What is the role of brainstem auditory evoked potential (BAEP) testing in the workup of brainstem tumor?

Updated: Oct 25, 2019
  • Author: Andrew B Evans, MD; Chief Editor: Selim R Benbadis, MD  more...
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Answer

Bilateral prolongation of latencies and interpeak latencies may be seen. Gordon et al evaluated the efficacy of ABR as a screening test for small acoustic neuromas by assessing the diagnostic sensitivity of BAEP in these tumors. [33] Patients with surgically proven acoustic neuromas underwent preoperative BAEP tests within 2 months of surgery. A result was considered abnormal if the interaural wave I-V latency difference exceeded 0.2 msec, the absolute wave V latency was abnormally prolonged, or waveform morphology was abnormal or absent.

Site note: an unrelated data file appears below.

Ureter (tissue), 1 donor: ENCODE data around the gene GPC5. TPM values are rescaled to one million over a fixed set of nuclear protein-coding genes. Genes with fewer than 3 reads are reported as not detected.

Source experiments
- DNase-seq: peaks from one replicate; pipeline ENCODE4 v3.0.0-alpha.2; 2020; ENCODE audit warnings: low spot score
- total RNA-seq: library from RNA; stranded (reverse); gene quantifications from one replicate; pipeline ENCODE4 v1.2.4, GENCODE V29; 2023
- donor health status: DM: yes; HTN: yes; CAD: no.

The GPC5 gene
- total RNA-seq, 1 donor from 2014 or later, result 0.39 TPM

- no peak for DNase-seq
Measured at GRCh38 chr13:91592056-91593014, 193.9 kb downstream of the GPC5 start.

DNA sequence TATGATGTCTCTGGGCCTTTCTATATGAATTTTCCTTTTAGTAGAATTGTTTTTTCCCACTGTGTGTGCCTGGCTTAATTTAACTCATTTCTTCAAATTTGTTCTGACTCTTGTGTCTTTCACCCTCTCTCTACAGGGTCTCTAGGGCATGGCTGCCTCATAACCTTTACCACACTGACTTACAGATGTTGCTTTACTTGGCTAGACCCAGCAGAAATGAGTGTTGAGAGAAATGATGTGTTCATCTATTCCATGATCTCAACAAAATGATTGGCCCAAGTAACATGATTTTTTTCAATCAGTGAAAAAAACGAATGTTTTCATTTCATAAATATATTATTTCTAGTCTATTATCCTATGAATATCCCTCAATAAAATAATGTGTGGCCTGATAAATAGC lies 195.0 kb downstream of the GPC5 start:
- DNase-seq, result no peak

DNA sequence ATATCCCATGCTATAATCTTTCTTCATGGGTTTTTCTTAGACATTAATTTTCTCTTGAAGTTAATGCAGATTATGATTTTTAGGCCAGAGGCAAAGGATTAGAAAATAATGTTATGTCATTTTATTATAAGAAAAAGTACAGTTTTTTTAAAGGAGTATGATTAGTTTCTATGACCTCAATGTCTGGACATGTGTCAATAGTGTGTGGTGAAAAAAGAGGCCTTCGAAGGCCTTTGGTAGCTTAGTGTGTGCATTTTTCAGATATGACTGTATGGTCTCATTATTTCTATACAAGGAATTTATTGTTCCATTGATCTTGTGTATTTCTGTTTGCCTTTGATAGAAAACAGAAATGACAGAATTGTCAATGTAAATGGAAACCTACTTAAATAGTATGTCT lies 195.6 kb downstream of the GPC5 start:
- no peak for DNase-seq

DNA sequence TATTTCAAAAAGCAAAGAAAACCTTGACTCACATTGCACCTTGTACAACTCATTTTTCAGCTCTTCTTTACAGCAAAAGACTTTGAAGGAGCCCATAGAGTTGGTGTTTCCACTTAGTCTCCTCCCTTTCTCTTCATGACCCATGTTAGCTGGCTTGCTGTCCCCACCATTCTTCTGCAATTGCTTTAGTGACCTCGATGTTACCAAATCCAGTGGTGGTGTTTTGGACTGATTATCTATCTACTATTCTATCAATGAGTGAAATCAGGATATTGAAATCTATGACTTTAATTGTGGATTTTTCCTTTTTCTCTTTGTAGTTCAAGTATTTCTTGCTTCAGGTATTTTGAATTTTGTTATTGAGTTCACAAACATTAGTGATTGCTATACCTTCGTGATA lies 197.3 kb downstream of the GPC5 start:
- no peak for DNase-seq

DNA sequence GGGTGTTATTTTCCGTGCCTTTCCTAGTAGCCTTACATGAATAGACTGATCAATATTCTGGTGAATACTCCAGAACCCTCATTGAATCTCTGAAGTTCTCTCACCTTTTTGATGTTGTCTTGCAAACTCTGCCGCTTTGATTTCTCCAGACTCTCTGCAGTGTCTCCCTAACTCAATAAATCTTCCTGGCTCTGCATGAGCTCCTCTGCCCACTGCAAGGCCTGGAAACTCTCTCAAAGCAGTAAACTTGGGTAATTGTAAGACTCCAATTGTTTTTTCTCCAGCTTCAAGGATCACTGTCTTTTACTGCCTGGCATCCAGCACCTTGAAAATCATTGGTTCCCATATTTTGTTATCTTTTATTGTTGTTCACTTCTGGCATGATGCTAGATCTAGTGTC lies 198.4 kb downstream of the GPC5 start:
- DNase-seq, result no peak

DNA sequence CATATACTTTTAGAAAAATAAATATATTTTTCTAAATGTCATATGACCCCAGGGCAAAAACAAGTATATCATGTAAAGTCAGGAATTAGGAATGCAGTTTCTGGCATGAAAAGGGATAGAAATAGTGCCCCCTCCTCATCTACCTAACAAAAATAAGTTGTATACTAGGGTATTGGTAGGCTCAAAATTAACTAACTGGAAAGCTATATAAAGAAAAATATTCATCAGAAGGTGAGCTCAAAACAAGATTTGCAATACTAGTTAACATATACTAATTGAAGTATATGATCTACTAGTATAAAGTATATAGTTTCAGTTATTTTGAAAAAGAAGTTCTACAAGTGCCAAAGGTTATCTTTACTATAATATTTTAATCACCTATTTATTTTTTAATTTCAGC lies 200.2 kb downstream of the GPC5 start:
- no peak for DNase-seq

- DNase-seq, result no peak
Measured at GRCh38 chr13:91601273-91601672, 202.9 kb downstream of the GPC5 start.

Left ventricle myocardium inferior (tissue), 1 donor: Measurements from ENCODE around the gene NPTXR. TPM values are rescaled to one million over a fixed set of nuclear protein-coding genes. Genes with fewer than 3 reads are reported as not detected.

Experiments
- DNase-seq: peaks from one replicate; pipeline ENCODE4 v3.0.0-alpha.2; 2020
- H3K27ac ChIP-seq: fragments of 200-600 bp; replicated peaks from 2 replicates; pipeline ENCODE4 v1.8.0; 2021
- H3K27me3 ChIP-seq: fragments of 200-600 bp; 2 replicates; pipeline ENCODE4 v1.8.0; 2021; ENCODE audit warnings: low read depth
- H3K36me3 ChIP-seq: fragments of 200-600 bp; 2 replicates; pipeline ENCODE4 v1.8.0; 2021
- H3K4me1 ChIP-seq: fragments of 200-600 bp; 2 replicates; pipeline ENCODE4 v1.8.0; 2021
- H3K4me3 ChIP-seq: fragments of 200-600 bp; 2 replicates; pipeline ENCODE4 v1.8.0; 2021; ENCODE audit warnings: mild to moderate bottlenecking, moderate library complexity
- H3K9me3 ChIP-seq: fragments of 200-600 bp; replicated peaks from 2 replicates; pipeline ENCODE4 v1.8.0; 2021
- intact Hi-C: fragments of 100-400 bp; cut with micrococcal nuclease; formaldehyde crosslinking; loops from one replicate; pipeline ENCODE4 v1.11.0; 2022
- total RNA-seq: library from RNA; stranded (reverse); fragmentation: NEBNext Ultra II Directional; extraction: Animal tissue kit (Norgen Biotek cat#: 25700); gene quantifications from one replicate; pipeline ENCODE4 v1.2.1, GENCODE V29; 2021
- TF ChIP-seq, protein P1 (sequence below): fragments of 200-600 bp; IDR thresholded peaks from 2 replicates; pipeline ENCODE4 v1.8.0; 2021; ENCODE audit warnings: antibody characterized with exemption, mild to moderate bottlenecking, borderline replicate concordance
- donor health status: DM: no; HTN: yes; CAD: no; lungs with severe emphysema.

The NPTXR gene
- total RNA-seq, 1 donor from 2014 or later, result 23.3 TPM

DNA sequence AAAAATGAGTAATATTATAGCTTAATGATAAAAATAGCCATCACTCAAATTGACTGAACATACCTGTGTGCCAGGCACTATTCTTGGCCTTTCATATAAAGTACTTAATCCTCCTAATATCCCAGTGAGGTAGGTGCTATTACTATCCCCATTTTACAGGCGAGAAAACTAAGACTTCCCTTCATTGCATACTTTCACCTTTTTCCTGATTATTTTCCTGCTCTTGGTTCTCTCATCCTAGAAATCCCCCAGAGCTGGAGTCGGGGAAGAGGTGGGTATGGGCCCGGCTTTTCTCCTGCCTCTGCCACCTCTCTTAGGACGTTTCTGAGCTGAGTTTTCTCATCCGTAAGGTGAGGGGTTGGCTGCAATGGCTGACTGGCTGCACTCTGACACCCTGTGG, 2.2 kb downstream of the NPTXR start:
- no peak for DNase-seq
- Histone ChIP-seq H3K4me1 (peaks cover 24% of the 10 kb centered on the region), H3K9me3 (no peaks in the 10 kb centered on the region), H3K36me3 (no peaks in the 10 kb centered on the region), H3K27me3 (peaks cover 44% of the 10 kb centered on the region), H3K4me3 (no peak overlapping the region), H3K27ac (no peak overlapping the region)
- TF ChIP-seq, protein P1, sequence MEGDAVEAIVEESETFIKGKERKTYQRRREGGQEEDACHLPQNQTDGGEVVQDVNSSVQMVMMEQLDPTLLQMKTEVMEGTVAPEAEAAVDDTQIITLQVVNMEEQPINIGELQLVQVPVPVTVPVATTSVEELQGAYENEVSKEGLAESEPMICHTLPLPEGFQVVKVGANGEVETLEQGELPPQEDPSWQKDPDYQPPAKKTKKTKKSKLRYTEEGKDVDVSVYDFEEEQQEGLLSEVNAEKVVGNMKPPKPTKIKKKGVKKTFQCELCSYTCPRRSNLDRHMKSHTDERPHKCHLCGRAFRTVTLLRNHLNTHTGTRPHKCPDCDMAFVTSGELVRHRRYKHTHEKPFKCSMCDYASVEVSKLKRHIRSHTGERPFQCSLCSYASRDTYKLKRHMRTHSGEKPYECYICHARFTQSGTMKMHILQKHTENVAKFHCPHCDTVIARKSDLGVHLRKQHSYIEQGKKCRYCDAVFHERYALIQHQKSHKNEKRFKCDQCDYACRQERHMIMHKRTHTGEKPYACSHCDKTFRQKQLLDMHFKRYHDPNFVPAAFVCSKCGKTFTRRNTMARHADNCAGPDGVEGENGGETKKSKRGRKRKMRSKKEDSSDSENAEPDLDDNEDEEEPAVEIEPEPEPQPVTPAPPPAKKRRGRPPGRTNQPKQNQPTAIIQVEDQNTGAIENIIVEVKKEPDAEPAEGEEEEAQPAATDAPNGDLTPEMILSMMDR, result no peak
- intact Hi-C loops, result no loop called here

Of the 105 patients, 92 (87.6%) had an abnormal BAEP result, and 13 (12.4%) had completely normal waveforms and wave latencies. [33] Of the 18 patients who had tumors larger than 2 cm, 12 had tumors 2.5 cm or larger and 6 had tumors between 2.1 and 2.4 cm; all 18 had abnormal BAEPs. Of the 29 patients with tumors between 1.6 and 2 cm, 25 (86%) had abnormal BAEPs. Of the 45 patients with tumors between 1 and 1.5 cm, 40 (89%) had an abnormal response. Of the 13 with tumors 9 mm or smaller, only 9 (69%) had an abnormal ABR finding.

These data show that BAEP sensitivity decreases with decreasing tumor size. [33] Therefore, MRI scanning is the preferred study in this setting because the accuracy for detection of tumors smaller than 1 cm through BAEP testing is 70%. Nevertheless, BAEP studies are useful in patients who have implanted medical devices (eg, pacemakers) that prevent MRI scanning.


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